Source: John W. Lopresti, Kevin J. Mumford,ILR Review, Vol 69 no. 5, October 2016
From the abstract:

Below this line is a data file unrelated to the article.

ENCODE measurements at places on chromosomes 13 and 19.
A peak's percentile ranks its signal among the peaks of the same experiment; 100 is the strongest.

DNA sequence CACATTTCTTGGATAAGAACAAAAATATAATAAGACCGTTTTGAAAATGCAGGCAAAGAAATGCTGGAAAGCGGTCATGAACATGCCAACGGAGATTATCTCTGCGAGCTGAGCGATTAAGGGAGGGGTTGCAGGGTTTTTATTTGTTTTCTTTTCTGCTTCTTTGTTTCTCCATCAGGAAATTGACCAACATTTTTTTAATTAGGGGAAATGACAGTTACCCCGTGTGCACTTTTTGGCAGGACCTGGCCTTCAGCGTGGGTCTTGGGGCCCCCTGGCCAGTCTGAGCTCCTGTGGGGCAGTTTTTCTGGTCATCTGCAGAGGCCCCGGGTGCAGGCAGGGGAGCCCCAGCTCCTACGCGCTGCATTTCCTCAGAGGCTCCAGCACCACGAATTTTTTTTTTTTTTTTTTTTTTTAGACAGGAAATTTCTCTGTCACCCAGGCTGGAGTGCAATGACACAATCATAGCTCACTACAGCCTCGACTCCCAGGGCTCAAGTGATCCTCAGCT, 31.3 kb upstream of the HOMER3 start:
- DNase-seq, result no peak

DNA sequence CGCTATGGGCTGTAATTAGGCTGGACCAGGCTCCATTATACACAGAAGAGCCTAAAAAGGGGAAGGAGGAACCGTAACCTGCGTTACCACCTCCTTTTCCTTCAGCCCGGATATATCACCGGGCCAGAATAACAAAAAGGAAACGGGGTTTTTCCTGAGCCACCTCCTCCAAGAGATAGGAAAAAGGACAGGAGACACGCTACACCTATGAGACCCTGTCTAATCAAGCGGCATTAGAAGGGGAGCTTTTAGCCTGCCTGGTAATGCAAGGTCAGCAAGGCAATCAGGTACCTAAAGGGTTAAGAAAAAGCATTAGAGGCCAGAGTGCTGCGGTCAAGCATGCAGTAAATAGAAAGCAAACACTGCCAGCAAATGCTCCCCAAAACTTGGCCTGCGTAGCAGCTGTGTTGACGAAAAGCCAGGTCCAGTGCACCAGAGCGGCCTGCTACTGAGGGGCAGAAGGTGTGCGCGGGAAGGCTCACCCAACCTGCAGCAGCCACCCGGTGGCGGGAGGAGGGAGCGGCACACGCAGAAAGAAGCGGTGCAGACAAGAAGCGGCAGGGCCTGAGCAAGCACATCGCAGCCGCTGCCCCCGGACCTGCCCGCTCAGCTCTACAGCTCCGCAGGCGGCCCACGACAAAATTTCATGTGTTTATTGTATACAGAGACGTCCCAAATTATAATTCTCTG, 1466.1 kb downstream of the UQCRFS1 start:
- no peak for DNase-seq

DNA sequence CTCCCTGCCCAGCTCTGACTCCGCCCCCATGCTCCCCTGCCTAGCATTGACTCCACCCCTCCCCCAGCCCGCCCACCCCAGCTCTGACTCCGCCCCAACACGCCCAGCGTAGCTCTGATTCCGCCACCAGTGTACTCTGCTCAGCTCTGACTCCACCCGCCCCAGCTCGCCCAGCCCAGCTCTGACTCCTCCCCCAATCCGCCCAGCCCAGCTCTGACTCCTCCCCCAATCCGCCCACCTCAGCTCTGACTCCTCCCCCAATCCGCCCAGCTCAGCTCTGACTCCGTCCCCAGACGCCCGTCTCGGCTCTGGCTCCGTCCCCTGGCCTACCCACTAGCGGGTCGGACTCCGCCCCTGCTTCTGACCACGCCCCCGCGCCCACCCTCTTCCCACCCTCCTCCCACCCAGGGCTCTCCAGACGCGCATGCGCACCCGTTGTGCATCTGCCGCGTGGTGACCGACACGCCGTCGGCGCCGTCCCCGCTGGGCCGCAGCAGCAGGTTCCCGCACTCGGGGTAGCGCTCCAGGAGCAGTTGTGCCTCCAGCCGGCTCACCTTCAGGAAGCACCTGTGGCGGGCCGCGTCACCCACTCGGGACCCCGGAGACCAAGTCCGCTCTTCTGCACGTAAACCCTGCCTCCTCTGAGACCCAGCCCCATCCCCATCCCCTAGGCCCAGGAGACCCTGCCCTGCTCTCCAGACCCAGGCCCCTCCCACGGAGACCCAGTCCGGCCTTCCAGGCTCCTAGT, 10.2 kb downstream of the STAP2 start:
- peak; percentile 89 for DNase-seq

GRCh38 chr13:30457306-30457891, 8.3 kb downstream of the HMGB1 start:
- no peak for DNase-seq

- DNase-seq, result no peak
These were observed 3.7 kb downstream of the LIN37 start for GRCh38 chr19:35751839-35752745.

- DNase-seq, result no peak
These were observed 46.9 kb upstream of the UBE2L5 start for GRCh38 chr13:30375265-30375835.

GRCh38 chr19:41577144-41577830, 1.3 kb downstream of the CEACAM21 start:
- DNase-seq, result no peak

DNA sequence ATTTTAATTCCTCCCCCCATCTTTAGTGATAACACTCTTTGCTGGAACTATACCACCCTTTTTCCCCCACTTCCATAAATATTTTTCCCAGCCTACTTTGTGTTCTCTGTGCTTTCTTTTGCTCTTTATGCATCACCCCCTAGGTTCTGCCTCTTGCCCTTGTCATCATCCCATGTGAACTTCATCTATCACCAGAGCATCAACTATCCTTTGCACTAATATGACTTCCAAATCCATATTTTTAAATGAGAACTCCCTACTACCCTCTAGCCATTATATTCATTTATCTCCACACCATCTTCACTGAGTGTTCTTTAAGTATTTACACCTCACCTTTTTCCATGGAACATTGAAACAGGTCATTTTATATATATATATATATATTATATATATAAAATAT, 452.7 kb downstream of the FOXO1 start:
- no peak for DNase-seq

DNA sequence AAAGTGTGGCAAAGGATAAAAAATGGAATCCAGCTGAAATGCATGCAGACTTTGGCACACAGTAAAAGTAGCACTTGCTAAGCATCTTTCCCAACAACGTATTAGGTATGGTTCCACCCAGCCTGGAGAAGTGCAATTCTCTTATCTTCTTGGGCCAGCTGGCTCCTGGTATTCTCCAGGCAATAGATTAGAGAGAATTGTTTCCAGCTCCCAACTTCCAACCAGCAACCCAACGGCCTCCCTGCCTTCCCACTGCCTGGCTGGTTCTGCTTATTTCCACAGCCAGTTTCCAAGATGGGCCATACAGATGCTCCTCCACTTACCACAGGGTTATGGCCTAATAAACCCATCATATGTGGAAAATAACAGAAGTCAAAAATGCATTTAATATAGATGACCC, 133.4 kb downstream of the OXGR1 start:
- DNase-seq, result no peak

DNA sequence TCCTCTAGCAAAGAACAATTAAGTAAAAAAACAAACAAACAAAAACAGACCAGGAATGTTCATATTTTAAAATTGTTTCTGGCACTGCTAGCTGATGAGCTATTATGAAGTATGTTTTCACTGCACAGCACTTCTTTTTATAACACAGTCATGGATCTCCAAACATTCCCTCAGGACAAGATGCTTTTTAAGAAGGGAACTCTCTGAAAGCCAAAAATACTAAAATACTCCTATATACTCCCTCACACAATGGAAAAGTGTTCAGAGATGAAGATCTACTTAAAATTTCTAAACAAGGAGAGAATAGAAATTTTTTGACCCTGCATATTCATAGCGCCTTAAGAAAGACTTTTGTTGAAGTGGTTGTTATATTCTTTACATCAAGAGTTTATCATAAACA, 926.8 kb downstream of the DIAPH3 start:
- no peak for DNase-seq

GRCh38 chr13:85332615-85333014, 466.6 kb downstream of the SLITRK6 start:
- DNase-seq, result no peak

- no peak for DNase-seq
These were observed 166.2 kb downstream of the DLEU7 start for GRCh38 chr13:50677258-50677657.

The authors address the question of how a minimum wage increase affects the wages of low-wage workers relative to the wage the worker would have if there had been no minimum wage increase. The authors’ method allows for the effect to depend not only on the initial wage of the worker but also nonlinearly on the size of the minimum wage increase. Results indicate that low-wage workers who experience a small increase in the minimum wage tend to have lower wage growth than if there had been no minimum wage increase. A large increase to the minimum wage not only increases the wages of those workers who previously earned less than the new minimum wage but also spills over to workers with moderately higher wages. Finally, the authors find little evidence of heterogeneity in the effect by age, gender, income, and race.